Recycling firm Recyclus Group has been granted a UN-standard safety certification for its battery boxes that allow for the safer transportation of lithium-ion batteries.
The battery boxes have received the ADR certification P911(1), a requirement for transporting hazardous substances by road within Europe.
The certification confirms the boxes adhere to UN standards (UN nos. 3090, 3091, 3480 and 3481) for the transport of damaged or defective cells and batteries liable to rapidly disassemble, dangerously react, produce a flame, a dangerous evolution of heat, or a dangerous emission of toxic, corrosive, or flammable gases or vapours under normal conditions of transport.
Recyclus Group, a 49% Technology Minerals-owned company, will release the boxes under the brand name Halo.
The boxes allow for the safer storing and transporting of lithium-ion batteries, as well as a mechanism for Recyclus’ strategy for UK-wide collections of lithium-ion batteries and other dangerous goods.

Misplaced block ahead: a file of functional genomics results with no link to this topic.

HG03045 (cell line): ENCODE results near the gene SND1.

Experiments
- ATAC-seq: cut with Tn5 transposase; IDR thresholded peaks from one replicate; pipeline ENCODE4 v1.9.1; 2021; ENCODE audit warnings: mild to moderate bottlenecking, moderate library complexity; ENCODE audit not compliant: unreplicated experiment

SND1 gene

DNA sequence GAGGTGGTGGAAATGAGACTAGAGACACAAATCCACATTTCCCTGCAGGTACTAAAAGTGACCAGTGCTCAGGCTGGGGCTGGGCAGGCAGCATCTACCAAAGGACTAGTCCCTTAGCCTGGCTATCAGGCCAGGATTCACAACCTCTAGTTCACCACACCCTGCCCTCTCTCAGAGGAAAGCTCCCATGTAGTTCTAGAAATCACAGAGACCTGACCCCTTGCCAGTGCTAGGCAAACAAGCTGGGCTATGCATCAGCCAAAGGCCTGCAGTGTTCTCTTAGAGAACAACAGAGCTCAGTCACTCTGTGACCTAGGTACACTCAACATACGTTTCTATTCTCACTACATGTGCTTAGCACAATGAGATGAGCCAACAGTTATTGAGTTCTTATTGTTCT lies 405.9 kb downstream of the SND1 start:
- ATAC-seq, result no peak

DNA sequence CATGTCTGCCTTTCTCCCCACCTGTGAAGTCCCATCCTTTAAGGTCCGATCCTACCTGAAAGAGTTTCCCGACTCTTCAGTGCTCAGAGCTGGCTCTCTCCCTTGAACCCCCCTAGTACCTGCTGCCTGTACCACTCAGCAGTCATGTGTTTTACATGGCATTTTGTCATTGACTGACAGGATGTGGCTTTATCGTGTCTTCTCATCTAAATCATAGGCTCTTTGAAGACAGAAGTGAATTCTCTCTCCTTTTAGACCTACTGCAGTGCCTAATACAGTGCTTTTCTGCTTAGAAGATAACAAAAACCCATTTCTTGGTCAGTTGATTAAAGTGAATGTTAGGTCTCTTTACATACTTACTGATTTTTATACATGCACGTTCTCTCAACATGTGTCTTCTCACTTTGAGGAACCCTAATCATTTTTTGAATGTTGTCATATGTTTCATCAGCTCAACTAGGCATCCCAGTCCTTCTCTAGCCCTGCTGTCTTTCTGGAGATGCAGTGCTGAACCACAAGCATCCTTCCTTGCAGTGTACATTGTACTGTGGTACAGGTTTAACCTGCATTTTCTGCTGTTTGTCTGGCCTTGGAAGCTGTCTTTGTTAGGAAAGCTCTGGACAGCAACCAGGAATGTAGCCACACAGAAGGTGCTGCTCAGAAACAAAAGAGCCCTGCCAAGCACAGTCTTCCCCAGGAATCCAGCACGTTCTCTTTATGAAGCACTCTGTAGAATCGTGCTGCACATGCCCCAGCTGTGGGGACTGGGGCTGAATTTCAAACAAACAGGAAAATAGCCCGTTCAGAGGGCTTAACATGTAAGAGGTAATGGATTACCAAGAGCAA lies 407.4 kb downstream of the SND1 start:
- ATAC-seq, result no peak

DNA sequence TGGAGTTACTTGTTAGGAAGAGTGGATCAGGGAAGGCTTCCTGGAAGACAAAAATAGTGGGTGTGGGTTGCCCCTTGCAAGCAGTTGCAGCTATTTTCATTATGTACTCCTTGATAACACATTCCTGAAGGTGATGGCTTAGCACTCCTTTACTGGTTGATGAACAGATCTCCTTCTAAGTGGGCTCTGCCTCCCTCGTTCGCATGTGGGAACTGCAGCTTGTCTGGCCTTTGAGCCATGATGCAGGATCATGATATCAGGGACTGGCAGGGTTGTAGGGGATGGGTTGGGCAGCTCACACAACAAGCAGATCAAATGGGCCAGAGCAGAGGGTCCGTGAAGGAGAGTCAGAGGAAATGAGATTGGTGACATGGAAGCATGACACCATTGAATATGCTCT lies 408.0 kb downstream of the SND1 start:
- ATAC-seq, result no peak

The boxes will be sold in the UK market and internationally, and be available for short-term leasing options.
Stopping battery fires
Research from Eunomia Research and Consulting found lithium-ion batteries are responsible for around 48% of all waste fires in the UK each year, causing around £158 million ($192 million) in damages annually.
The Halo boxes contain battery fires and, as a secondary measure, their proprietary fire-smothering ‘battery pillows’ extinguish any fires and prevent the build-up of poisonous gases.
In the event of a fire, the pillows are designed to fail at the source, releasing ‘pyrobubbles,’ which melt and smother the flame, which stops battery fires from releasing toxic gases.
The boxes are also designed with value and longevity in mind. The modular approach means any damaged components can be easily swapped out for ease of repair and lower costs.